Turkey sacks top Kurdish cities’ mayors, arrests over 400 months after elections

Turkey's Interior Ministry on Monday removed metropolitan mayors of the country's three major Kurdish provinces of Diyarbakir, Mardin, and Van only months after the nationwide March local elections
author_image Rawa Barwari

ERBIL (Kurdistan 24) – Turkey's Interior Ministry on Monday removed metropolitan mayors of the country's three major Kurdish provinces of Diyarbakir, Mardin, and Van only months after the nationwide March local elections and as President Recep Tayyip Erdogan had promised before over accusations of “links to terrorism.”

Just as the news of the sacking of the democratically-elected mayors from the opposition Democratic Peoples’ Party (HDP) broke, the ministry also said that police forces arrested 418 people in those cities and 26 others in connection of what it said was membership to the Kurdistan Workers’ Party (PKK).

The highly-centralized Ankara government moved to appoint the unelected governors of the three cities instead of the mayors: Diyarbakir’s Adnan Selcuk Mizrakli, Mardin’s Ahmet Turk, and Van’s Bedia Ozgokce Ertan. The governors who now assume the role of unelected mayorship moved into the municipal buildings under intense security measures provided by hundreds of police officers who cordoned off main boulevards, closed streets with armored vehicles and dogs.

Pictures on local media from inside the municipal buildings showed the governors’ first act to be the hanging of official portraits of Erdogan in the mayor’s office.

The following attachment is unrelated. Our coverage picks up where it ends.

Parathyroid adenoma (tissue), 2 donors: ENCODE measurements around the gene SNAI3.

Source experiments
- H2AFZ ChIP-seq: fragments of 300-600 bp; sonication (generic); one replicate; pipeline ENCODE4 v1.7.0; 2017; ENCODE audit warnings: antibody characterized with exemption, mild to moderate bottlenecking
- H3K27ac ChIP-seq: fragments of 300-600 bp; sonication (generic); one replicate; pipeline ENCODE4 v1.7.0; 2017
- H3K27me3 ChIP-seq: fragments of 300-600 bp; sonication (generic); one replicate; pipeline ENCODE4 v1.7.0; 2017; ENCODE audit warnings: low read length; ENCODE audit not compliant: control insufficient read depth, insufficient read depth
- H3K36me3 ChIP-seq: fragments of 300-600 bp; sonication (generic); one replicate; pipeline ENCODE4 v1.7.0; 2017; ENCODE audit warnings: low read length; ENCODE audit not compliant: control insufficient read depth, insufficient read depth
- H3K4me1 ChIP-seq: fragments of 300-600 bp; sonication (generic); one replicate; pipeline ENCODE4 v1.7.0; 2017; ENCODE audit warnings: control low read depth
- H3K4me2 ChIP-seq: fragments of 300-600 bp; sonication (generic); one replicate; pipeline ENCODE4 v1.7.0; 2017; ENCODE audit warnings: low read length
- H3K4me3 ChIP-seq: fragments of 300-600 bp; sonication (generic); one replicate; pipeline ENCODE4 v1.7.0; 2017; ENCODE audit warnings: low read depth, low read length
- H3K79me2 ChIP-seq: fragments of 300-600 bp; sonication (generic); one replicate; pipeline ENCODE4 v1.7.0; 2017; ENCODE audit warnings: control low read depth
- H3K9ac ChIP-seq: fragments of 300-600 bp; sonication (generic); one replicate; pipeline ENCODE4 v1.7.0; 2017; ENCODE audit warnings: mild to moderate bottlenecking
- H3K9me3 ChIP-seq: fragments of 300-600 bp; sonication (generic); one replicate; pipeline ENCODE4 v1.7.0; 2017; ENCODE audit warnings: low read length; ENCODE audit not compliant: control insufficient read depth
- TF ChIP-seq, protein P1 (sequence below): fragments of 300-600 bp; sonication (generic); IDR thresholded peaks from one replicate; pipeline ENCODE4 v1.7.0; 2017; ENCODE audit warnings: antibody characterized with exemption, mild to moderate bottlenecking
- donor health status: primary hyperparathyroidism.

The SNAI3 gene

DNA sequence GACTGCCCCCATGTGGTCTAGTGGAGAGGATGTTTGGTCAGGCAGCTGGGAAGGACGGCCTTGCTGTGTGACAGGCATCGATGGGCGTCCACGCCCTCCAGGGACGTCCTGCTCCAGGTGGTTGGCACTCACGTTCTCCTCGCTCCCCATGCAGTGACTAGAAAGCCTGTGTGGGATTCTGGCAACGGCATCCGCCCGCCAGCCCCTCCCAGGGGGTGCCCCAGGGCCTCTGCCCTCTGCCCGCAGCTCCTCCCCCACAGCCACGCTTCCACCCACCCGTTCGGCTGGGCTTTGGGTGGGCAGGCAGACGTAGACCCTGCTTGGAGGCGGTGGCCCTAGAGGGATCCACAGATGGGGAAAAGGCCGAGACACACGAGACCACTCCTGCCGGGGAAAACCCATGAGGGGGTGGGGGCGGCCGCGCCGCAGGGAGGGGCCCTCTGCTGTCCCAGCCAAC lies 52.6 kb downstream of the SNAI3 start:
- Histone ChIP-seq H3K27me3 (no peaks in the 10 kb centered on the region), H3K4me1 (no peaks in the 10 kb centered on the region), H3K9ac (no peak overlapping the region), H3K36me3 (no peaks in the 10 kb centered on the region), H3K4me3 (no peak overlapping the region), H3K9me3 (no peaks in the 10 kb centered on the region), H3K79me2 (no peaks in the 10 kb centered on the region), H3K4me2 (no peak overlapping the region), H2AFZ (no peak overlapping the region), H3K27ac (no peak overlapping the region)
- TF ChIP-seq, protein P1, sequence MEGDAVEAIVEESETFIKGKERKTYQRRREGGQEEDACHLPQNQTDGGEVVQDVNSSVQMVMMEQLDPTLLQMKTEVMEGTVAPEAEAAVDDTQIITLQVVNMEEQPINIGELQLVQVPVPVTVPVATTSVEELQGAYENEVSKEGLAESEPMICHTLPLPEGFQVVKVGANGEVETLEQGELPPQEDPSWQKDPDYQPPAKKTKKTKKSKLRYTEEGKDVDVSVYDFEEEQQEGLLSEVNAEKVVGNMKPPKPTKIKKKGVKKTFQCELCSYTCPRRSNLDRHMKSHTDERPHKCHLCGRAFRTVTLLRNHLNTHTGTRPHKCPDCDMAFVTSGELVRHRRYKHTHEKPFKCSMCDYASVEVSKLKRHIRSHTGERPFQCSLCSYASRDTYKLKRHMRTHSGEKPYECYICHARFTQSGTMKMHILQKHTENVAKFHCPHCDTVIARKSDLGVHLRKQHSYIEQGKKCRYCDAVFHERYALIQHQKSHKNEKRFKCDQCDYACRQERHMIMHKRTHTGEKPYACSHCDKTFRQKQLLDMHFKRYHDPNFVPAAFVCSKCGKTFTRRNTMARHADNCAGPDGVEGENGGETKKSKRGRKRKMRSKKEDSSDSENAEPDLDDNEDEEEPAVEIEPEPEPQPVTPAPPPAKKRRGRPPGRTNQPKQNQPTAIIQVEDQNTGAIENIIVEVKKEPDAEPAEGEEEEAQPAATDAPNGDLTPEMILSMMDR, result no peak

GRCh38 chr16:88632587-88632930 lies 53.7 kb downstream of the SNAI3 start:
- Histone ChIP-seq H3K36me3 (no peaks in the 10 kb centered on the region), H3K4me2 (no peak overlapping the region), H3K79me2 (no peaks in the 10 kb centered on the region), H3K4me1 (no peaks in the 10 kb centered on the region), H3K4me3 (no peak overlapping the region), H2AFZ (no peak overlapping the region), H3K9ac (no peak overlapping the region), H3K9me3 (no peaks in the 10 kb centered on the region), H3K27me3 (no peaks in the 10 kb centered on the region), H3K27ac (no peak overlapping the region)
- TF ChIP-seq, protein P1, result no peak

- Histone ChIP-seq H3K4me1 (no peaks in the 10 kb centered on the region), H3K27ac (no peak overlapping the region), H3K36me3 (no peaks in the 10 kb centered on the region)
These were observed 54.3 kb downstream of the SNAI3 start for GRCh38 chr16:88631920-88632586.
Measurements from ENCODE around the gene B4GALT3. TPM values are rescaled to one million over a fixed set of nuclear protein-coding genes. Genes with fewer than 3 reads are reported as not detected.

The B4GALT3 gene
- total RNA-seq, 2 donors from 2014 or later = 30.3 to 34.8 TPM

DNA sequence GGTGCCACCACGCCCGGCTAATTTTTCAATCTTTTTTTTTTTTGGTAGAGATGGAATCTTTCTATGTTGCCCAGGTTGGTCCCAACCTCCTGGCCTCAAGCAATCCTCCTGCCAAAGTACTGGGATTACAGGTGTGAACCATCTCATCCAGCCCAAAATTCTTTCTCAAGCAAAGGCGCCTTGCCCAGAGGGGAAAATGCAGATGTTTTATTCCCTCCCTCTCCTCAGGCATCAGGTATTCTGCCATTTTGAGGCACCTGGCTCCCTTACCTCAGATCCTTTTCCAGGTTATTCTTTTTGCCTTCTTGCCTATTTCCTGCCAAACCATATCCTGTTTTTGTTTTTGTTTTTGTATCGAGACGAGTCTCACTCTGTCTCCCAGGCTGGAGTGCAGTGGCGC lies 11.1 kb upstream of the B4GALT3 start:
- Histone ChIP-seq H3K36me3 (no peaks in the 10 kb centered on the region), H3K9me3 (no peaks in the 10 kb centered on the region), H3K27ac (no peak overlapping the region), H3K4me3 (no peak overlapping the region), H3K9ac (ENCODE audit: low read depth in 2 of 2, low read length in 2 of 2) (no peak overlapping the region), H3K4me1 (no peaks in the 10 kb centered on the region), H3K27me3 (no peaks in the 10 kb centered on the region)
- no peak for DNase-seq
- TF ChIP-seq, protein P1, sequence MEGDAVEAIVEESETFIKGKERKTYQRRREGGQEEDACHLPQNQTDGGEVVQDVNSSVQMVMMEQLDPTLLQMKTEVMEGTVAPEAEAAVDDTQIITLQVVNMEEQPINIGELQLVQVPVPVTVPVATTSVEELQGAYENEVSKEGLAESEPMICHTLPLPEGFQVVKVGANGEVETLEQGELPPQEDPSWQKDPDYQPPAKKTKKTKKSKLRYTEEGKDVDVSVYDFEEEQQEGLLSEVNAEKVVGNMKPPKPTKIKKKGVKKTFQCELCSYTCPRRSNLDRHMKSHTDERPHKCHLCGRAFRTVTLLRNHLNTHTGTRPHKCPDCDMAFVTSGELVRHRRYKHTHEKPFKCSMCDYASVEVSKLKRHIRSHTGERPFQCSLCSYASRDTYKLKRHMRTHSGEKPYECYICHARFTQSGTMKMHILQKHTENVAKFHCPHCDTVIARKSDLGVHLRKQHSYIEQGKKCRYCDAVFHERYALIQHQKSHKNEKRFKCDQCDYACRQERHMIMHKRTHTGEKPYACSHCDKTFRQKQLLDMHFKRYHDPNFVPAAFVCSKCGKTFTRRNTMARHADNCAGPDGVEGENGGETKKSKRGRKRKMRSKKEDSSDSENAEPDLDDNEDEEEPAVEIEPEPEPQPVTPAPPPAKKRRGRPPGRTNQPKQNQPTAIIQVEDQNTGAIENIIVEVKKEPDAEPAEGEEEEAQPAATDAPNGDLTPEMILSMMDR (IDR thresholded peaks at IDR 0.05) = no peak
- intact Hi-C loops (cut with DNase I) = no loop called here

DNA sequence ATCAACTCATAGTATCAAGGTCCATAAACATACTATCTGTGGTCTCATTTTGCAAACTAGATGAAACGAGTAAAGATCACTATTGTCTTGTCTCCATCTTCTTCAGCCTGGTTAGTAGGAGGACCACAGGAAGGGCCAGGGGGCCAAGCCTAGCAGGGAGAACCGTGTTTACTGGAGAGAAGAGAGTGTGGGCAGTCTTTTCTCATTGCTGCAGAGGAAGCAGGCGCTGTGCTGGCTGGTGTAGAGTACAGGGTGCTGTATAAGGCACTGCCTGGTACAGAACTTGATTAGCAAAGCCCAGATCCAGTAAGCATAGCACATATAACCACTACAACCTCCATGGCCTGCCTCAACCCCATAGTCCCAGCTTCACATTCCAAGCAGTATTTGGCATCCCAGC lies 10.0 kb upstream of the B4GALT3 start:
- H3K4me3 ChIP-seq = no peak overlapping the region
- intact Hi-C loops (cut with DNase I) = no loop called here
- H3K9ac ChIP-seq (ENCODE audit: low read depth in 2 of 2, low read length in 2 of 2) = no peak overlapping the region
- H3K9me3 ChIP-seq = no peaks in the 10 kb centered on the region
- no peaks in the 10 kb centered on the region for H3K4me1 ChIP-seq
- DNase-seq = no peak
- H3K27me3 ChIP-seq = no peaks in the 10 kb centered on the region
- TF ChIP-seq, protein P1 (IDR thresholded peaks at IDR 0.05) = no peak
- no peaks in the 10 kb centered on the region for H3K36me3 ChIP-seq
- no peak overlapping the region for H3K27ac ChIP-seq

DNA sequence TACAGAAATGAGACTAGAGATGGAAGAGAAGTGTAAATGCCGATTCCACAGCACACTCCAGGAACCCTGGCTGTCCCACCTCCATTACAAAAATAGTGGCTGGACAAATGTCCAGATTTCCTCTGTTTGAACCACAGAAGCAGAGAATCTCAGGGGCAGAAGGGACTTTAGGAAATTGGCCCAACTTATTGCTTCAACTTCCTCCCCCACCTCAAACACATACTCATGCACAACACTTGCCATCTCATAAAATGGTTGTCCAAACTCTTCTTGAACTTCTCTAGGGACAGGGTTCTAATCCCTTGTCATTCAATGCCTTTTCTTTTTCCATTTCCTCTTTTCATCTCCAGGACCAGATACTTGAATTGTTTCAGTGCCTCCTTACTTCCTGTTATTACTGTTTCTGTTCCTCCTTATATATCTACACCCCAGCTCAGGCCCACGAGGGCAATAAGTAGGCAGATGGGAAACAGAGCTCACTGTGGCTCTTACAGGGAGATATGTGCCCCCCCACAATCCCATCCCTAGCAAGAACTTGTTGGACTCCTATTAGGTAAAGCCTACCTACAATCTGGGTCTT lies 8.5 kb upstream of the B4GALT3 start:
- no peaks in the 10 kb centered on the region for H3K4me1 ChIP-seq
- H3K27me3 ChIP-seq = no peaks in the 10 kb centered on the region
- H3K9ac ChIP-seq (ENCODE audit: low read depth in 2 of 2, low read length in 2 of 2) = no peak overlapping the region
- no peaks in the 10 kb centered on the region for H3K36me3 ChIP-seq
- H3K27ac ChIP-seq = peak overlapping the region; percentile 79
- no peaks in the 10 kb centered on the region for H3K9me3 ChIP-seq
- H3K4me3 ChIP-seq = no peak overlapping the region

The HDP and the secularist opposition Republican People’s Party (CHP) officials swiftly condemned the Erdogan administration’s latest decision, which they denounced as “unlawful, undemocratic, and fascistic.”

The HDP reminded that the dismissed mayors of Diyarbakir, Mardin, and Van - all provincial municipalities each with over one million population — were elected with 63, 56 and 53 percent of votes, respectively. In a written statement, the party called on all sides not to “remain silent,” for “silence means approval.”

CHP’s head of the parliamentary group, Ozgur Ozel, said the Erdogan government was bringing its own legitimacy through elections into questioning by removing elected officials in the Kurdish cities. “The government has chosen fascism over democracy,” he said. Ozel was joined by scores of other CHP lawmakers and mayors, including the mayor of Istanbul, Ekrem Imamoglu, who himself was removed from his elected post in the aftermath of his contested victory on March 31, in rejecting Erdogan’s move.

Locals in the Kurdish region contacted over the phone by Kurdistan 24 said access to social media networks, including Twitter, Instagram, and Facebook, were all blocked for hours.

Editing by Nadia Riva